European & British Paintings Day Auction

European & British Paintings Day Auction

View full screen - View 1 of Lot 24. Morning Pasture.

Property from a British Private Collection

Thomas Austen Brown, A.R.S.A., R.I., R.S.W.

Morning Pasture

Auction Closed

July 4, 02:11 PM GMT


10,000 - 15,000 GBP

Lot Details


Property from a British Private Collection 

Thomas Austen Brown, A.R.S.A., R.I., R.S.W.


1859 - 1924

Morning Pasture

signed and dated Thomas Brown 1894 lower right and titled, signed and inscribed Morning Pasture / T. Austen Brown / 96 South Hill Park / Hampstead Heath / London N.W.  on a label attached to the stretcher

oil on canvas

Unframed: 127 by 102cm., 50 by 40in.

Framed: 165 by 140cm., 65 by 55in.

Mr William Hunter Esq. of 30 Buckingham Terrace, Edinburgh

Sale: Christie's, 12 November 1987, lot 616

Sale: Sotheby's, Hopetoun House, 19 April 2004, lot 45

Purchased at the above sale by the present owner

London, Royal Academy, 1896, no. 422

The fact that Thomas Austen Brown's father was a drawing master is evident in the wonderful fluidity of Morning Pasture, this large and dynamic painting which ranks highly among the artist's masterpieces. Brown's record at the Royal Scottish Academy School was exemplary and he attracted much attention for his earliest works. His pictures were described as 'Bright in colour, joyous in sentiment and marked by considerable grace in design, drawing and handling, they were scenes of country life much in the mood and manner of R W Macbeth's work of that period, with a soupçon of Orchardson's elegance and colour added.' (Caw).

Brown was greatly influenced by the rustic painters of France, namely Jules Bastien Lepage whose interest in the hard work of peasant folk and rural traditions and use of broken brushstrokes and refracted light finds a close parallel in Morning Pasture. Lepage's painting of a girl guarding cattle entitled Pauvre Fauvette of 1881, Pas Mèche and another work entitled The Potato Gatherers were owned by George McCulloch the famous Scottish mining engineer. McCulloch also owned three works by Brown including Wayside Pasture exhibited at the Royal Scottish Academy in 1895, a similar image to Morning Pasture which was painted a year later after Brown’s move to London. The similarity of composition, colour and handling of paint makes Pauvre Fauvette a likely precedent for Morning Pasture and certainly illustrates the shared interest in technique and subject.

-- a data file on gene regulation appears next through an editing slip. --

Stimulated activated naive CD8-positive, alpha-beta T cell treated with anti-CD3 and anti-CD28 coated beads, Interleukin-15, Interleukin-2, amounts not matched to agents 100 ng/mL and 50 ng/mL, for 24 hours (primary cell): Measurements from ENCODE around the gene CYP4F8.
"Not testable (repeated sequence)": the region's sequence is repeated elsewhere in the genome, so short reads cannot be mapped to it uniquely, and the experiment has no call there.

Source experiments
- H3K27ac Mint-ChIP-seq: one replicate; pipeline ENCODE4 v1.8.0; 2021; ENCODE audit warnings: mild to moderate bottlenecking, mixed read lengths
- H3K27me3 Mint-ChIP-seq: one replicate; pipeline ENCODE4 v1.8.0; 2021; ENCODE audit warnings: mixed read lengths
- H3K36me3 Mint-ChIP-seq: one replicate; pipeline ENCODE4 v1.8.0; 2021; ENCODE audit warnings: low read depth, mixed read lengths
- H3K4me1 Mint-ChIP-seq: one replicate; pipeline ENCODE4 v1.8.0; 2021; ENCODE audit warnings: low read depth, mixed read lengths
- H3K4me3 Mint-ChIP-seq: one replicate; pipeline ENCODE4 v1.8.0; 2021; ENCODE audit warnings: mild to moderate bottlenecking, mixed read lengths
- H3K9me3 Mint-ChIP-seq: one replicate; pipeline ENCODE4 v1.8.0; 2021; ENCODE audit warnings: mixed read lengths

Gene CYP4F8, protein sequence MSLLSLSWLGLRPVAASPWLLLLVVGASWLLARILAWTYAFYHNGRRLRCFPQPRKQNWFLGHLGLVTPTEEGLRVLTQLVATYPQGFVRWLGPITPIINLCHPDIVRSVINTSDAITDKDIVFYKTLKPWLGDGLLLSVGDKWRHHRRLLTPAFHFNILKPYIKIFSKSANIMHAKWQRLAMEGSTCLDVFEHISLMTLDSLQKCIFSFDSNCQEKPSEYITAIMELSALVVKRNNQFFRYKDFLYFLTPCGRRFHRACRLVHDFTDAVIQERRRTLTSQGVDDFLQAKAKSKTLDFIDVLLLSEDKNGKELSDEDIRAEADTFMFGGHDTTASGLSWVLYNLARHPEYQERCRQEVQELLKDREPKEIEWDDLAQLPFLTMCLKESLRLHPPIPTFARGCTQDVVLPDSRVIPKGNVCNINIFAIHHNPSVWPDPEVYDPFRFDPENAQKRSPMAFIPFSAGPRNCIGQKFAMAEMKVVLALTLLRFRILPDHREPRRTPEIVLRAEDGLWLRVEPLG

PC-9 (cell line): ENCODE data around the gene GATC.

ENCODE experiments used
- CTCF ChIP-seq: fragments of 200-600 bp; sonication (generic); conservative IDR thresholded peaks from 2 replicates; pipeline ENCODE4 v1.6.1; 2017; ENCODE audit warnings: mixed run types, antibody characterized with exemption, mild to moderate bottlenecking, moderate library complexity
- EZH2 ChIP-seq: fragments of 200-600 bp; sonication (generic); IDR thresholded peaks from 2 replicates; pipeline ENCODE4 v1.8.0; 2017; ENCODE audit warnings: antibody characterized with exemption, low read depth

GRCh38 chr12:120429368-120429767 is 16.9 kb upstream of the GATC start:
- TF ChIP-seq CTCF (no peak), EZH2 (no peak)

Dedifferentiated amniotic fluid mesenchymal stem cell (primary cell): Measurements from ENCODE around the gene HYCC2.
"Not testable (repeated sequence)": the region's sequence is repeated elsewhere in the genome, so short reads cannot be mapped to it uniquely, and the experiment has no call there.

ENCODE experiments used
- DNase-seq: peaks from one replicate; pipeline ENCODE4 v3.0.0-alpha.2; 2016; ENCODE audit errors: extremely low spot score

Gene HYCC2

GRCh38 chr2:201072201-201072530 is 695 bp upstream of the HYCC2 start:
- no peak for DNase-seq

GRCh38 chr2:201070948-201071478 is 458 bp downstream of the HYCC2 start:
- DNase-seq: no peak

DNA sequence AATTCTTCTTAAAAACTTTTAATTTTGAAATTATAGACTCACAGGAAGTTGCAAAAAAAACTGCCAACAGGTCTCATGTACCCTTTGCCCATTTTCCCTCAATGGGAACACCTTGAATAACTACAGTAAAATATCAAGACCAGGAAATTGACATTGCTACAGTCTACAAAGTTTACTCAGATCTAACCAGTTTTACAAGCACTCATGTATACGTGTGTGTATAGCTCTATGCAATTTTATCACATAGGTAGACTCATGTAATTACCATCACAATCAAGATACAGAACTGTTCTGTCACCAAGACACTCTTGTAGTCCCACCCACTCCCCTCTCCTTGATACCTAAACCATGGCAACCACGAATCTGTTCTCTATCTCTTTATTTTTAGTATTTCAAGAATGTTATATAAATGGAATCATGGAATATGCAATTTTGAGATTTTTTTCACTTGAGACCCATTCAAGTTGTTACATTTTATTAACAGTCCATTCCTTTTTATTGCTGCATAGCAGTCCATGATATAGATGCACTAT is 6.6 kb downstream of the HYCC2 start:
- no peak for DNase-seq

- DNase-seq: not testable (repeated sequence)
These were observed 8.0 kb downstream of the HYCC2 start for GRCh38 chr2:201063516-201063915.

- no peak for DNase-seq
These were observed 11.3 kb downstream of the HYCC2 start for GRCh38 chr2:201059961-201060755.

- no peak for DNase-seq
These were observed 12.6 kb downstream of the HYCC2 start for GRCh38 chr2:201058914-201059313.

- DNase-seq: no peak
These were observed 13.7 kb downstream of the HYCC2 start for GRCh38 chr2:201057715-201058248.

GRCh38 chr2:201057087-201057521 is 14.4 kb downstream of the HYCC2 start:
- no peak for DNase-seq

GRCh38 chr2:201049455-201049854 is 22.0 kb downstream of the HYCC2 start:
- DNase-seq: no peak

By the 1890s the work of Lepage was greatly admired in Britain and artists like Stanhope Forbes, Frank Bramley and John William Waterhouse were also greatly influenced by his work. It can be no coincidence that when Brown moved to London in 1895 he took as his residence 8 Primrose Studios on Fitzroy Road in Primrose Hill next door to Waterhouse. Waterhouse may have introduced Brown to McCulloch who already owned Ophelia, Flora and the Zephyrs and Saint Cecilia by Waterhouse. The connection between Waterhouse and Brown has so far not been investigated but the shared interest in the work of Lepage may have brought the two artists together. In early works by Waterhouse such as The Orange Sellers and The Toilet (both private collections) the artist best known for mythological extravaganzas, painted similar subjects to those of Austen Brown. Brown's admiration for French art and his desire to explore the possibilities of working in the continental manner led him to spend much of his time from 1897 onwards painting in France. Morning Pasture was the last picture exhibited by Brown before he moved from Edinburgh. It marks a move away from the highland subjects he had painted in the 1880s and early 1890s at Largo and Blairgowrie. Here we find the looseness of brush stroke and natural earthy colour that derive from his increasing interest in French painting.

Austen Brown found great success on the continent, winning gold medals in exhibitions at Barcelona, Budapest, Dresden and Munich. He became a Member of the Beaux Art Société of Paris and an Honourary Member of the Brussels Academy and his pictures can be found in the municipal galleries of Brussels and Munich, as well as closer to home at the Victoria and Albert Museum, Leeds City Art Gallery and Glasgow Art Gallery.